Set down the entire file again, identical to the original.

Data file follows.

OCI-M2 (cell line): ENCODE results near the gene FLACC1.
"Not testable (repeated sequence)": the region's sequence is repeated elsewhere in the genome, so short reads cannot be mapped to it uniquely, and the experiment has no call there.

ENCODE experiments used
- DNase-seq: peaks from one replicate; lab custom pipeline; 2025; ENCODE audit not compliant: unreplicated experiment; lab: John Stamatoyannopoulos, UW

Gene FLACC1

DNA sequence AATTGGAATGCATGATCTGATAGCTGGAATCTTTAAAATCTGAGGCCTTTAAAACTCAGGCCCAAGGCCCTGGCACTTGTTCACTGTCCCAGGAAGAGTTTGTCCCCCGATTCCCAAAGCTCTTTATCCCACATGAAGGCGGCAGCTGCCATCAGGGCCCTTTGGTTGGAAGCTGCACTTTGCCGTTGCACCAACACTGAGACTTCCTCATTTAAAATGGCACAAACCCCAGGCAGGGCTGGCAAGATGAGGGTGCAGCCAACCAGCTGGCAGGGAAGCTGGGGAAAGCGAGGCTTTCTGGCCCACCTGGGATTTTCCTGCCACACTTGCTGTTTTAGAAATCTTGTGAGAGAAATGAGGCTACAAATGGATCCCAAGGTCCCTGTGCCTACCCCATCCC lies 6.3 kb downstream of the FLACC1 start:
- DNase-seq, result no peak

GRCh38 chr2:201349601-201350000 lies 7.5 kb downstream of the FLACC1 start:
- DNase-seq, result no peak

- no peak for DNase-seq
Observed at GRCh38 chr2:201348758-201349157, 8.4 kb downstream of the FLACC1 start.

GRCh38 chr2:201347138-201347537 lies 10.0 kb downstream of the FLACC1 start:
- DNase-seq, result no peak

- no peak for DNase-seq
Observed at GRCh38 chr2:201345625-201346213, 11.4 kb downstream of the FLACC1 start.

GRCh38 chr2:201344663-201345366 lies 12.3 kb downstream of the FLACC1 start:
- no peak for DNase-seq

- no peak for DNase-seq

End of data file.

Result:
OCI-M2 (cell line): ENCODE results near the gene FLACC1.
"Not testable (repeated sequence)": the region's sequence is repeated elsewhere in the genome, so short reads cannot be mapped to it uniquely, and the experiment has no call there.

ENCODE experiments used
- DNase-seq: peaks from one replicate; lab custom pipeline; 2025; ENCODE audit not compliant: unreplicated experiment; lab: John Stamatoyannopoulos, UW

Gene FLACC1

DNA sequence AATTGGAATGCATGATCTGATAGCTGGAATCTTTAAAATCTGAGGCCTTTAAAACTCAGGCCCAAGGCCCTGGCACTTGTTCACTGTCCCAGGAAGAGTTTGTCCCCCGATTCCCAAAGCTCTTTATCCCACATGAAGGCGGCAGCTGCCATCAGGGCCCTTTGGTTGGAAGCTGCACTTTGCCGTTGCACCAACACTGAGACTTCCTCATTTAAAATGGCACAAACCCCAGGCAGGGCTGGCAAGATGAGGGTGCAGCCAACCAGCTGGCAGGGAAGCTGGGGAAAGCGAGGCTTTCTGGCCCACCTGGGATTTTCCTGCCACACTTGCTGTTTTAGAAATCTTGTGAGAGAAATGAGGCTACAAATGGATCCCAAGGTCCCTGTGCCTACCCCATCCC lies 6.3 kb downstream of the FLACC1 start:
- DNase-seq, result no peak

GRCh38 chr2:201349601-201350000 lies 7.5 kb downstream of the FLACC1 start:
- DNase-seq, result no peak

- no peak for DNase-seq
Observed at GRCh38 chr2:201348758-201349157, 8.4 kb downstream of the FLACC1 start.

GRCh38 chr2:201347138-201347537 lies 10.0 kb downstream of the FLACC1 start:
- DNase-seq, result no peak

- no peak for DNase-seq
Observed at GRCh38 chr2:201345625-201346213, 11.4 kb downstream of the FLACC1 start.

GRCh38 chr2:201344663-201345366 lies 12.3 kb downstream of the FLACC1 start:
- no peak for DNase-seq

- no peak for DNase-seq